The most recent example of a complete turn of the second cycle is the campaign to ban antipersonnel mines. Knowledge of the effects of the design, production, transfer, and use of mines on human lives and limbs initiated and fuelled the process which mobilised unprecedented public opinion and led to the Ottawa Treaty of 1997. In two cases the cycle was completed early and the weapons never used. The effects of exploding bullets and blinding lasers only had to be foreseen before governments agreed to prohibit their use in war (in the St Petersburg Declaration of 1868 and the 1995 Protocol IV of the 1980 UN Convention on Conventional Weapons, respectively). Such conventions, declarations, protocols, and treaties together make up a part of international humanitarian law.6 In brief, it is the effects of weapons which have generated the need for legislation about them.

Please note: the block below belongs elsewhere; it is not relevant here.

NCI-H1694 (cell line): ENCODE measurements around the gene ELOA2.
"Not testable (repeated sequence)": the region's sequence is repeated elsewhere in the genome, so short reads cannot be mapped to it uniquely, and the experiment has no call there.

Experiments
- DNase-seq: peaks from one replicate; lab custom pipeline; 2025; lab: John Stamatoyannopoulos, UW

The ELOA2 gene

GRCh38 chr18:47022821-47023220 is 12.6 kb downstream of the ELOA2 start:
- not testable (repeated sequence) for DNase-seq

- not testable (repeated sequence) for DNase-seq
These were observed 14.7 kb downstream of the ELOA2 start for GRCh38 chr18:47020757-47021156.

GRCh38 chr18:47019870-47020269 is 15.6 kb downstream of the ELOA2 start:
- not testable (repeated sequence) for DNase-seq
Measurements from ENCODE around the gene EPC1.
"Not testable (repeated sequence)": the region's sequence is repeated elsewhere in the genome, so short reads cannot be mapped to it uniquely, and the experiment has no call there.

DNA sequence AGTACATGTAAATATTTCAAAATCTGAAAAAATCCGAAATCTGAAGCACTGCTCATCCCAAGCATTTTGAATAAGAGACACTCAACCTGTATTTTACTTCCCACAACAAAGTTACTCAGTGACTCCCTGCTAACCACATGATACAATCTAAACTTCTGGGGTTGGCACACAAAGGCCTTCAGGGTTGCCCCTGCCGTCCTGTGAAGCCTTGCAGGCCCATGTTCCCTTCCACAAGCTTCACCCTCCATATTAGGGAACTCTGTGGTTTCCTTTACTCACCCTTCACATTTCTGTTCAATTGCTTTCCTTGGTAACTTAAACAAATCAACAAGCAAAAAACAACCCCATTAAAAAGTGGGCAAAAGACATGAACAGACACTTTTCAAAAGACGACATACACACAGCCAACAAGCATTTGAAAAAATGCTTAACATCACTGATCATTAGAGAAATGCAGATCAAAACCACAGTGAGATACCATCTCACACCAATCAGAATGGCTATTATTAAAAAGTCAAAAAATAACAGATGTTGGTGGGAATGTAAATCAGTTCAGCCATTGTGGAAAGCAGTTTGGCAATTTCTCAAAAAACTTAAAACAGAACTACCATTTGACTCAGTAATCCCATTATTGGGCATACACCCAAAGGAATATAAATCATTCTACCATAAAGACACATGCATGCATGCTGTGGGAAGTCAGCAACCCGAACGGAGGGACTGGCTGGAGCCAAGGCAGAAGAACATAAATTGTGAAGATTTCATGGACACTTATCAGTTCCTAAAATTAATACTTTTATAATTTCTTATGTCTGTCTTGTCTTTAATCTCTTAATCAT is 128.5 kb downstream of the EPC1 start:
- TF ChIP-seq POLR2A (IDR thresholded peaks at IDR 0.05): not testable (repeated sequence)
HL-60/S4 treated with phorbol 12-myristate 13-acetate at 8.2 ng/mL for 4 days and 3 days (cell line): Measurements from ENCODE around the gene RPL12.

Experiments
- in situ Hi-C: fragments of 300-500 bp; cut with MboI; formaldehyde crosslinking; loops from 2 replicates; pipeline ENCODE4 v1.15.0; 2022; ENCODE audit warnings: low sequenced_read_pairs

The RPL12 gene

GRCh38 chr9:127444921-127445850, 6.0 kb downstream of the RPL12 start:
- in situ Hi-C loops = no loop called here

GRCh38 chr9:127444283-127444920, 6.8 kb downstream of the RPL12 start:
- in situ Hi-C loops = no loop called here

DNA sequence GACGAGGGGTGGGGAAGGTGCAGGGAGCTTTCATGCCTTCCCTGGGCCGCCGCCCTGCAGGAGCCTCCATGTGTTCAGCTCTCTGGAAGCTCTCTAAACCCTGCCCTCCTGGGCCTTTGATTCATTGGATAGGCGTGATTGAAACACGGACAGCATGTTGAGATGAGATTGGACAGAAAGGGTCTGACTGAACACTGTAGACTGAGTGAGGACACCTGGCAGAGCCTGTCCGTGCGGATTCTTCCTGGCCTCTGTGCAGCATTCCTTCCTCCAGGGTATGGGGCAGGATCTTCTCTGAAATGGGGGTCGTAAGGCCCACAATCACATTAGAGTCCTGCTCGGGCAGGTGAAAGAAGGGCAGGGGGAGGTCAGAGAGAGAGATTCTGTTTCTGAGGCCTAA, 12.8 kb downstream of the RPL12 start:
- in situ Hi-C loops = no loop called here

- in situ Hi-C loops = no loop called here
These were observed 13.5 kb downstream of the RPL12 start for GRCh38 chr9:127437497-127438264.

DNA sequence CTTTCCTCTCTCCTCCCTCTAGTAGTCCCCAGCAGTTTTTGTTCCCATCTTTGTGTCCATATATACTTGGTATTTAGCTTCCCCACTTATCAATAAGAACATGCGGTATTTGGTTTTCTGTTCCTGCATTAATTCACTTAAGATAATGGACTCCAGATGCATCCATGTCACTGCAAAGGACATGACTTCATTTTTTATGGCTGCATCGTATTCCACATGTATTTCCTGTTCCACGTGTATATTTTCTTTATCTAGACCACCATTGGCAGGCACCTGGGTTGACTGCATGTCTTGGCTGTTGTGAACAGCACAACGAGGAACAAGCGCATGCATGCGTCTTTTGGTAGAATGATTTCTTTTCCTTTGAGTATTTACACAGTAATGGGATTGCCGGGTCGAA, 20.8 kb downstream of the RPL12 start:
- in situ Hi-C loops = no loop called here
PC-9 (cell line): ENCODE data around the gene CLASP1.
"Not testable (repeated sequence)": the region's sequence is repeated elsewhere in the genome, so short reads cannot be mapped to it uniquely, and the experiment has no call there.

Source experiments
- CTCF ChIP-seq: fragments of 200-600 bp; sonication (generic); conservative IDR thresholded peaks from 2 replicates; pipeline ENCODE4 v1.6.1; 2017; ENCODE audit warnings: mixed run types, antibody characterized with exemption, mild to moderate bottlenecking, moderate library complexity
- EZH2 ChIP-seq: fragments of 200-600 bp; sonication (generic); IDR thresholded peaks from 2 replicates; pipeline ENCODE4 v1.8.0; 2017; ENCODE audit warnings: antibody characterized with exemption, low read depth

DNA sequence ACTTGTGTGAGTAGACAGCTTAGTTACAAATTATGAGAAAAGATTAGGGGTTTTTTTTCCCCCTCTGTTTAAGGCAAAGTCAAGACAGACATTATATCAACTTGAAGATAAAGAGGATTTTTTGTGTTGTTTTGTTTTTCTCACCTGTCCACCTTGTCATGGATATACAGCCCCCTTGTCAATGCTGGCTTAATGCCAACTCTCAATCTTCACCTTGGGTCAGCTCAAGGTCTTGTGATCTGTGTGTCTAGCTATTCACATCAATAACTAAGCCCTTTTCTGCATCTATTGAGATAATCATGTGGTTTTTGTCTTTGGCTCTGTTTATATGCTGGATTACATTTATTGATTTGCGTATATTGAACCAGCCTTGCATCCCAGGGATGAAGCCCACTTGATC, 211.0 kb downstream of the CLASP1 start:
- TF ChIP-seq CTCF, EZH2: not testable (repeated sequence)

The two cycles described above have a common feature: observation and documentation of the effects of weapons. If health professionals document their observations of the effects of weapons which cycle are they going to turn? This dilemma and the responsibilities of health professionals beyond treating the wounded were recognised at a symposium in Montreux, Switzerland in 1996.7 The symposium examined the responsibilities of the medical profession in turning the second cycle and, in particular, applying and helping to develop international humanitarian law.